# DC Power Supply

Discussion in 'The Projects Forum' started by clear856, Mar 1, 2011.

1. ### clear856 Thread Starter New Member

Mar 1, 2011
2
0
Hello

I am conducting research in which I electro etch materials. For one technique I need a power supply that can output a constant current into multiple channels. However, all channels come in contact with the same etching bath and lead to only one cathode.

I was wondering if there is a way to supply a constant current to all channels even though they all come in electrical contact with one another when their respective anodes are lowered into an electrolytic bath.

How would such a power supply be designed?
I am not too familiar with these sorts of things, and the electronics shop manager in charge of making the power supply is not exactly sure how to put one together for this application.

Any help would be appreciated

Cheers

2. ### wayneh Expert

Sep 9, 2010
13,624
4,416
Multiple channels is not a problem - you'll need a control on each - but how much current are you looking for? And what sort of supply do you have?

And welcome to the AAC forum!

3. ### Wendy Moderator

Mar 24, 2008
21,012
2,745
Do you want each channel to be a separate current, or one constant current.

There are many ways to do this, most are pretty good, but we need the magnitude of the current (what wayneh said).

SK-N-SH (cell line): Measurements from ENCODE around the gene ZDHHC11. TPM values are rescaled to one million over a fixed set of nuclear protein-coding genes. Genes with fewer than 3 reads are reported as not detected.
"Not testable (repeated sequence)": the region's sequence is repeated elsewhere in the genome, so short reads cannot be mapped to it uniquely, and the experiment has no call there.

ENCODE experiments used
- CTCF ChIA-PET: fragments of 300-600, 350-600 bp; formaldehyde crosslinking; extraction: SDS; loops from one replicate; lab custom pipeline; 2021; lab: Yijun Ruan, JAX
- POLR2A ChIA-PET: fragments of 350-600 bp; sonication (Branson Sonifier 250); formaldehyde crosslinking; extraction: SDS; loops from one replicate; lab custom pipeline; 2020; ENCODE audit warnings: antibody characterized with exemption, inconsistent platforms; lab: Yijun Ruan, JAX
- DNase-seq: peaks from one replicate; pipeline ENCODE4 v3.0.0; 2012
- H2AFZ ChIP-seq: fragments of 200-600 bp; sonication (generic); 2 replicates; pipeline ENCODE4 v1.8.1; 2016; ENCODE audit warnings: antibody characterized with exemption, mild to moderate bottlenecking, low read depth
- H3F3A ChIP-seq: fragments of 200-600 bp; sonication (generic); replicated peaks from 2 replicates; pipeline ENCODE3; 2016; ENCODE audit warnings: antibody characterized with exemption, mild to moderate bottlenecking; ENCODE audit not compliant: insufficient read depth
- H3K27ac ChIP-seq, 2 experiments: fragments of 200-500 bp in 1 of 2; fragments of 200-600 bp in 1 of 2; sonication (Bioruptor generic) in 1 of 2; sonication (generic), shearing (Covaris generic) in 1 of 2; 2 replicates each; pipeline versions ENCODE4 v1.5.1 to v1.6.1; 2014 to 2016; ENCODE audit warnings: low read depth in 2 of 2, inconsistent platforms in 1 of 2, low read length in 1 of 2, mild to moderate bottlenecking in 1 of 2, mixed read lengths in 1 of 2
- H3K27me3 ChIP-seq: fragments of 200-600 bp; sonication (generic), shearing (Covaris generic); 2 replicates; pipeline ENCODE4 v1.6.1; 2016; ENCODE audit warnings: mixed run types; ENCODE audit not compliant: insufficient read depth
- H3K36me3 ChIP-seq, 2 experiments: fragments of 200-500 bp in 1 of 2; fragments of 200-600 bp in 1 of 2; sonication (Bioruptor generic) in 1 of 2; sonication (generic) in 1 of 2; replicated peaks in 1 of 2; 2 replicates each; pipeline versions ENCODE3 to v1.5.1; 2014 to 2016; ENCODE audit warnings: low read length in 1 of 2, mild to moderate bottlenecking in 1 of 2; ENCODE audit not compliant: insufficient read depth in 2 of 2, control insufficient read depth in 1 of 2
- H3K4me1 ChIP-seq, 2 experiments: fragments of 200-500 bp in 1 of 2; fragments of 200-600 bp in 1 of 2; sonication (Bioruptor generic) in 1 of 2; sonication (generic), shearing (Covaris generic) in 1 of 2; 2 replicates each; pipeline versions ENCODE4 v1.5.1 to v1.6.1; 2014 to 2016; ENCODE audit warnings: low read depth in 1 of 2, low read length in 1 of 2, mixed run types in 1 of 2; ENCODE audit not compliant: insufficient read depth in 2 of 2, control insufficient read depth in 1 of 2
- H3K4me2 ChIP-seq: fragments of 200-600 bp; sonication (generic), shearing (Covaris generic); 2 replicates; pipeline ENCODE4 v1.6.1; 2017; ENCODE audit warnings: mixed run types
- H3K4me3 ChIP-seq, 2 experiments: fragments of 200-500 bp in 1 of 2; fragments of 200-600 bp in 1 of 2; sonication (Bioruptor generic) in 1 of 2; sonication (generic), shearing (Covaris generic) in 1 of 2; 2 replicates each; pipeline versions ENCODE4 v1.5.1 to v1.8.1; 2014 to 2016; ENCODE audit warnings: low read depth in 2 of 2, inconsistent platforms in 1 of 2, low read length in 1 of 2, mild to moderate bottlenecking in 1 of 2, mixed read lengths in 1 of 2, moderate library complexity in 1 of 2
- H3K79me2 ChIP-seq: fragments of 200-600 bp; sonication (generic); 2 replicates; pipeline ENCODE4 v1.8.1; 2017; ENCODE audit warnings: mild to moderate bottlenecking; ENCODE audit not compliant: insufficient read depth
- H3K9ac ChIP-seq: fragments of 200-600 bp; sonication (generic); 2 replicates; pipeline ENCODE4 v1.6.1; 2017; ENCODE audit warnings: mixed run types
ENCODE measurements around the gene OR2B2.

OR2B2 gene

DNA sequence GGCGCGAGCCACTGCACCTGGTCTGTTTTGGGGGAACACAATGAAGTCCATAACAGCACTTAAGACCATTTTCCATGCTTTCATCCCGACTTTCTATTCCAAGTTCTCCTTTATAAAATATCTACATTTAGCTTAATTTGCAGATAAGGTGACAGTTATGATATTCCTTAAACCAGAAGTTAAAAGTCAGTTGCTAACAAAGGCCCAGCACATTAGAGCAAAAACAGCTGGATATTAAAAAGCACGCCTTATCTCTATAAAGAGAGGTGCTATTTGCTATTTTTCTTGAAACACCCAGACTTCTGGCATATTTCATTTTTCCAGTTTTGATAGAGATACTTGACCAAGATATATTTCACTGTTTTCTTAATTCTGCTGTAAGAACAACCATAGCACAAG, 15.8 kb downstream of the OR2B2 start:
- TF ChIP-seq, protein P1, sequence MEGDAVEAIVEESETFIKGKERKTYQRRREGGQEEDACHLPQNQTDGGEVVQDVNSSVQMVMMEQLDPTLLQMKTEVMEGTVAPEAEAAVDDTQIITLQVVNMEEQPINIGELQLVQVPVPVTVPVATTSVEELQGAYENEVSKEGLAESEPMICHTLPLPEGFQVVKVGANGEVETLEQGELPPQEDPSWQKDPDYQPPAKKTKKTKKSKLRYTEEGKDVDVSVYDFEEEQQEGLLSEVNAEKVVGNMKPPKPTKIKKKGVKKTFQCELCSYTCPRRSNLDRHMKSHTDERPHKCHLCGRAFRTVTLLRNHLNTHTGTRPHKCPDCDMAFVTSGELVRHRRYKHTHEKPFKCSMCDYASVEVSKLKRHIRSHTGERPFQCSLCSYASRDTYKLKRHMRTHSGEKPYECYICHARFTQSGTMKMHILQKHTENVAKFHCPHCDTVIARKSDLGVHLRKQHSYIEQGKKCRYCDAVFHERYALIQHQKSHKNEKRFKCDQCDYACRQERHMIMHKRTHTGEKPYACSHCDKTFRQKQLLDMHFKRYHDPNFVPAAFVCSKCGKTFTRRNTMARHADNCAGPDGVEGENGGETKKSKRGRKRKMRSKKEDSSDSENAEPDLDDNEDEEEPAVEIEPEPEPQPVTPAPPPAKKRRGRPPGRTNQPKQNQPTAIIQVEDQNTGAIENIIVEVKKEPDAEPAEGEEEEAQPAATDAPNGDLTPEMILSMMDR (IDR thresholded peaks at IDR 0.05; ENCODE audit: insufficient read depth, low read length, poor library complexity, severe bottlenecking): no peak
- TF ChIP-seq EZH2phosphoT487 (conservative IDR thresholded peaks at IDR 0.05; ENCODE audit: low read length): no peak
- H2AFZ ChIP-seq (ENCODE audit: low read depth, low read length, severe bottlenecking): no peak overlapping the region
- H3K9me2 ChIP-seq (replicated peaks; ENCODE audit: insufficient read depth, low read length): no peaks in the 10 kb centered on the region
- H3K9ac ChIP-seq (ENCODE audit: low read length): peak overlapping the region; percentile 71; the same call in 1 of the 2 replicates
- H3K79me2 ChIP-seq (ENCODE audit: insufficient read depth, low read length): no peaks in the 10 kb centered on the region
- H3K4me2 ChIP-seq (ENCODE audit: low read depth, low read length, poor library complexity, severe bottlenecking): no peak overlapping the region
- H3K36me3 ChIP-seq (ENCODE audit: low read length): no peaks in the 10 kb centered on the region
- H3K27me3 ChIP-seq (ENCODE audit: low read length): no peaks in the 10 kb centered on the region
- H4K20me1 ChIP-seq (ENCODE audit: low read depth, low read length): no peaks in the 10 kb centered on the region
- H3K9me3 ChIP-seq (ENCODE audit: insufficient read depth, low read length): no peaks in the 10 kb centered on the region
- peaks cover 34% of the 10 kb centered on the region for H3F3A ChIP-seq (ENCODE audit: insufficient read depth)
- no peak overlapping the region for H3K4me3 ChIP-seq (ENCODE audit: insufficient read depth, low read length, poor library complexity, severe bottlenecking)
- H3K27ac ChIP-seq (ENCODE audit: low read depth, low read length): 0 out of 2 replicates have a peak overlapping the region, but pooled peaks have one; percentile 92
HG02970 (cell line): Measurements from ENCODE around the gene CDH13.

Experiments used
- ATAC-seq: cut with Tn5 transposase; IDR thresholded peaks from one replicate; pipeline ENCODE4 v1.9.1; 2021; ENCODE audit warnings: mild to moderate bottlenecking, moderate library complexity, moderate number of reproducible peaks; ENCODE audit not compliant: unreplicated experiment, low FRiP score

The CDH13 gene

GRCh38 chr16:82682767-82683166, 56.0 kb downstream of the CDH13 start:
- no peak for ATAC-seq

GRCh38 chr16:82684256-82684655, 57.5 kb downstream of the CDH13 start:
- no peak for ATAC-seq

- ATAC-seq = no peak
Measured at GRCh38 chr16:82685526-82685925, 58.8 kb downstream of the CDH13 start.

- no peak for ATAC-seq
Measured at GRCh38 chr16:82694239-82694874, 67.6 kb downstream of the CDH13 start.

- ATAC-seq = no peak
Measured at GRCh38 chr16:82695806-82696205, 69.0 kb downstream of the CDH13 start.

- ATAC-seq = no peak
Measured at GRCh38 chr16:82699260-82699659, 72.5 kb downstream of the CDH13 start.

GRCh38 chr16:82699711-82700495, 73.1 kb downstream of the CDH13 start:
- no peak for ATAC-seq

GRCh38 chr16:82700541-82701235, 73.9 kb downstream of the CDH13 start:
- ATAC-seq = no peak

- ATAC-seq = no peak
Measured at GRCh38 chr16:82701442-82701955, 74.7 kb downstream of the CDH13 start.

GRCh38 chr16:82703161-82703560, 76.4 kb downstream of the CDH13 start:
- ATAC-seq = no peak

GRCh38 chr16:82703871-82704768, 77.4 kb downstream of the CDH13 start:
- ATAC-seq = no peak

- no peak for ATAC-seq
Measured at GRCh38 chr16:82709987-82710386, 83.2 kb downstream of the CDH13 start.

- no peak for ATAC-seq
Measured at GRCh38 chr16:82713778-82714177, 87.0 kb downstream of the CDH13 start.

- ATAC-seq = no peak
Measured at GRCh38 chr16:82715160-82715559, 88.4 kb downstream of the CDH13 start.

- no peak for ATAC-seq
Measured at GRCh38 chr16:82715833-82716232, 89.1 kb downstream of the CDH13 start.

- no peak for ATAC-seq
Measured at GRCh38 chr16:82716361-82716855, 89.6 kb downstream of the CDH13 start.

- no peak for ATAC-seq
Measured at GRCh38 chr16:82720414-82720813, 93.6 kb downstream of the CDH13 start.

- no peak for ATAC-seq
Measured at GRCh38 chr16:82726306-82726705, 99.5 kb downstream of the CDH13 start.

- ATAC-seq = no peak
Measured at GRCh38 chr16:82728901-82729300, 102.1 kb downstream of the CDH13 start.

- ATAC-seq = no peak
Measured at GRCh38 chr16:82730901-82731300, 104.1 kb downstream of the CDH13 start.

4. ### clear856 Thread Starter New Member

Mar 1, 2011
2
0
each channel should have a constant current of up to 100 mA

5. ### Wendy Moderator

Mar 24, 2008
21,012
2,745
And the minimum? 0 is doable, but setting it to a number makes it a bit easier.

6. ### Wendy Moderator

Mar 24, 2008
21,012
2,745
BTW, here is a simple one, I assume you need a source.

Up R1 to 10Ω, it will be 0 - 600 ma. If R1 is 56Ω it will be 0 - 110ma.

Max current = 0.6V / R1

Last edited: Mar 4, 2011
7. ### wayneh Expert

Sep 9, 2010
13,624
4,416
Here's a more elaborate version. You may need to experiment a bit with the shunt resistor (shown as 1 ohm) and the current limiting resistor, if needed. Also, you could certainly use a single power supply (at 12v, eliminating the 5v reference) but it would need to be regulated at some voltage to act as voltage reference.